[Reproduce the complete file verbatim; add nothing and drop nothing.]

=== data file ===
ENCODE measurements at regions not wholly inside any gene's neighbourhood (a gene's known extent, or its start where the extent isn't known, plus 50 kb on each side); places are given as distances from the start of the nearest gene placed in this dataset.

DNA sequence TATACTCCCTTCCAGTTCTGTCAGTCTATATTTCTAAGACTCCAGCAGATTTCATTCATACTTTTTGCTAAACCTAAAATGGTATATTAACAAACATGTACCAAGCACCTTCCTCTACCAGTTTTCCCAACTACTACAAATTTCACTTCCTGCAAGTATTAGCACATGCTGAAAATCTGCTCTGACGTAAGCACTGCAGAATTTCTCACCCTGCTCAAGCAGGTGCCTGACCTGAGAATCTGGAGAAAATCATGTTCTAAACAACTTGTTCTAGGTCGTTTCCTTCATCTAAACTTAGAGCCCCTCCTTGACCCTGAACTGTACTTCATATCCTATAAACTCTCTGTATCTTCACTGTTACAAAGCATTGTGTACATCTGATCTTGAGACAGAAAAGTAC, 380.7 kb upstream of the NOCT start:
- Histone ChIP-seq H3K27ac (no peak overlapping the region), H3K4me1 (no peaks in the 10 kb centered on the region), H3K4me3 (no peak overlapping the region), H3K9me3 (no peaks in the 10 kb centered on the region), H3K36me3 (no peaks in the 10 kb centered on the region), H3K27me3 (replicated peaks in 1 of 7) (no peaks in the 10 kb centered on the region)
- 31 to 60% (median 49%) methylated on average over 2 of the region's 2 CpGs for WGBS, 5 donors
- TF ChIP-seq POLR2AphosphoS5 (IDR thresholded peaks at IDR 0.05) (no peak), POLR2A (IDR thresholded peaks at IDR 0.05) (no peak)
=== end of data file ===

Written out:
ENCODE measurements at regions not wholly inside any gene's neighbourhood (a gene's known extent, or its start where the extent isn't known, plus 50 kb on each side); places are given as distances from the start of the nearest gene placed in this dataset.

DNA sequence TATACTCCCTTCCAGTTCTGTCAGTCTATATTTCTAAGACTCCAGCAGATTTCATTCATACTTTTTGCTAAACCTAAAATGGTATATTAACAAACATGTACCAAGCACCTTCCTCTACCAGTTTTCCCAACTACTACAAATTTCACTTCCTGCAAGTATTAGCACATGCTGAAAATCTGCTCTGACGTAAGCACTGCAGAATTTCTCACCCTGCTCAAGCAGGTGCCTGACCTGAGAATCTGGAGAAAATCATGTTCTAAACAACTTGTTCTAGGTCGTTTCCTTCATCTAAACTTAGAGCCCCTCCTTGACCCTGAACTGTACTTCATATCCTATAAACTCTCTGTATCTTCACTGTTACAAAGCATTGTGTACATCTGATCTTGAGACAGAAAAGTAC, 380.7 kb upstream of the NOCT start:
- Histone ChIP-seq H3K27ac (no peak overlapping the region), H3K4me1 (no peaks in the 10 kb centered on the region), H3K4me3 (no peak overlapping the region), H3K9me3 (no peaks in the 10 kb centered on the region), H3K36me3 (no peaks in the 10 kb centered on the region), H3K27me3 (replicated peaks in 1 of 7) (no peaks in the 10 kb centered on the region)
- 31 to 60% (median 49%) methylated on average over 2 of the region's 2 CpGs for WGBS, 5 donors
- TF ChIP-seq POLR2AphosphoS5 (IDR thresholded peaks at IDR 0.05) (no peak), POLR2A (IDR thresholded peaks at IDR 0.05) (no peak)